The Beautiful Idyll: Svendsen’s Romance

Norwegian-born Johann Svendsen (1840–1911) spent the majority of his life in Norway, teaching in Denmark. His father, a music teacher and bandmaster, taught him violin and clarinet, and other wind instruments, and by age 9 he was playing in local dance orchestras. At age 11, he was composing dances and marches, two of which later made it into print. Although he started as a clarinetist in the army, when he joined the Norwegian Theatre orchestra, it was on the violin.

Johann Svendsen (National Library)

Johann Svendsen (National Library)

It wasn’t until 1857 that he played standard symphonic music when he was first violinist in a series of subscription concerts. The music of Beethoven impressed him most. After traveling around Sweden and Denmark and then north Germany as a violinist, he went on to attend the Leipzig Conservatory in 1863 with the support of the government.

Johann Svendsen

Johann Svendsen

He started his studies intending to be a solo violinist but after a year, changed to major in composition. A hand problem stopped his violin playing, and he was asked to help Ferdinand David as conductor of the conservatory orchestra. His success as a conductor and the success of his Op. 1 string quartet changed his career on the spot. After graduation, he travelled around Norway, and in 1868, he was in Paris where his String Quartet and Quintet were performed. In an early performance of Grieg’s Second Violin Sonata (which was dedicated to him) in Paris, Saint-Saëns was his accompanist.

In 1860, he founded a small orchestra, the Norwegian Music Society, and when he returned to Norway in 1872, he became joint conductor with Grieg of the orchestra. Grieg had only praise for Svendsen, who called him brilliant.

He left the Music Society in 1877 and went to Leipzig, Rome (uninteresting), and London, where he met Sarasate. Sarasate lent him his Paris apartment, and in autumn 1878, Svendsen moved there and finally found the musical environment he’d been looking for. There was new music, old friends, and new performances to arrange. It was in Paris that he wrote his Romance, Op. 26, which has become the only work of Svendsen’s to stand the test of time. It was one of the last compositions he wrote before taking up conducting and teaching full-time.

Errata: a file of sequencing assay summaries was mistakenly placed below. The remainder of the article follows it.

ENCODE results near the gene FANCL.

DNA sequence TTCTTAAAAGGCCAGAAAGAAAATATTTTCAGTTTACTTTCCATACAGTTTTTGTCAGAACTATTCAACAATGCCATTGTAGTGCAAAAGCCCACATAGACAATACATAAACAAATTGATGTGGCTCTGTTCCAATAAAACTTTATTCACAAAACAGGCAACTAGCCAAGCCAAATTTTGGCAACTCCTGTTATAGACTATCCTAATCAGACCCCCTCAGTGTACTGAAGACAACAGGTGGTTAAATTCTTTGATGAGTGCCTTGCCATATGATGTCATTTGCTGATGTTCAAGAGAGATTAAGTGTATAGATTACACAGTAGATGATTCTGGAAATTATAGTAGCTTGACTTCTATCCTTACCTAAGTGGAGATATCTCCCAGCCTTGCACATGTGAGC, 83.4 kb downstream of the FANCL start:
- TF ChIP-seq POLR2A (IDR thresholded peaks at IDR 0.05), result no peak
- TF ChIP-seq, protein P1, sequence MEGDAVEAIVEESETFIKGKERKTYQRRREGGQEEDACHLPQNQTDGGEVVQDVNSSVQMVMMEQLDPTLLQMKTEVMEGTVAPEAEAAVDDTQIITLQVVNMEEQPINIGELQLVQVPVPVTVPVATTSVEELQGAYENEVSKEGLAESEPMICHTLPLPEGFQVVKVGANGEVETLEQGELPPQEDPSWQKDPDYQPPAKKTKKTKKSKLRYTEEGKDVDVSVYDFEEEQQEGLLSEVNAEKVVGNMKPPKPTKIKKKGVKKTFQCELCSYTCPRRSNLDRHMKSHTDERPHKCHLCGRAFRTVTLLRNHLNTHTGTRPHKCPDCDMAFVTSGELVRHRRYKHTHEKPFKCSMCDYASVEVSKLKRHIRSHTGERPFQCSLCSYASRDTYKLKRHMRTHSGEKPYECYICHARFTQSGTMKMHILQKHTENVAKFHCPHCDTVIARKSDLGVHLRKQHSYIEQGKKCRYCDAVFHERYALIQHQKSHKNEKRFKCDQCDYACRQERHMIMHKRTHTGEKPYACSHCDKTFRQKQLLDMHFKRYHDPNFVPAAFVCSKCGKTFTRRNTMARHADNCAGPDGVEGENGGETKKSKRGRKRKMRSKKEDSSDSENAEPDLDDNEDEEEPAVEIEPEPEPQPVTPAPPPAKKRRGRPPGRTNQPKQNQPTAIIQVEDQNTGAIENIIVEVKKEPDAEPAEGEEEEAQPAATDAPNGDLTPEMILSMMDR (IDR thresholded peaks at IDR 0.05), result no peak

In the 1882–82 season, he led the first performances in Norway of Beethoven’s 9th Symphony, and in October 1882, he conducted two concerts of his own works in Copenhagen that led to the offer of the conductor position at the Royal Opera. He was appointed in 1883 and only retired in 1903. There was some resentment about a Norwegian conducting the Danish Royal Opera, but he soon won his critics over. Along with his duties at the Royal Opera, he also conducted in Vienna, Moscow, London, Brussels, Helsinki, and elsewhere.

To return to his Romance. He is reputed to have written it in just two days, and it impressed his publisher so much that he paid a lump sum for the composition. This was definitely not to Svendsen’s advantage because the composition turned out to be a hit and is still performed today. However, his career as a conductor more than made up for this loss.

The work is in two sections, opening with an idyll in G major, languid and flowing, and a contrasting middle section in G minor. The agitation of the middle section sets off the opening section beautifully.

Johann Svendsen: Romance for violin and orchestra in G major, Op. 26

Adolf Fritz Guhl

Adolf Fritz Guhl

This 1954 performance by Ferdinand Meisel as violin soloist is with the Berlin Symphonic Orchestra (The Berlin Philharmonic) directed by Adolf Fritz Guhl. Guhl (1917–1977) was a German organist and conductor who studied in Berlin. After WWII, he became the conductor of the Berlin Municipal Orchestra and, from 1948–1951, was artistic director of the Klindworth-Scharwenka Conservatory. In 1949, he was appointed conductor for the Berlin Radio Symphony Orchestra and taught at the Berlin Conservatory. In 1962, he was appointed chief conductor of the Leipzig Radio Symphony Orchestra, one of the oldest radio orchestras in the world.


Performed by

Ferdinand Meisel
Adolf Fritz Guhl
Orchestre Symphonique de Berlin

Recorded in 1954

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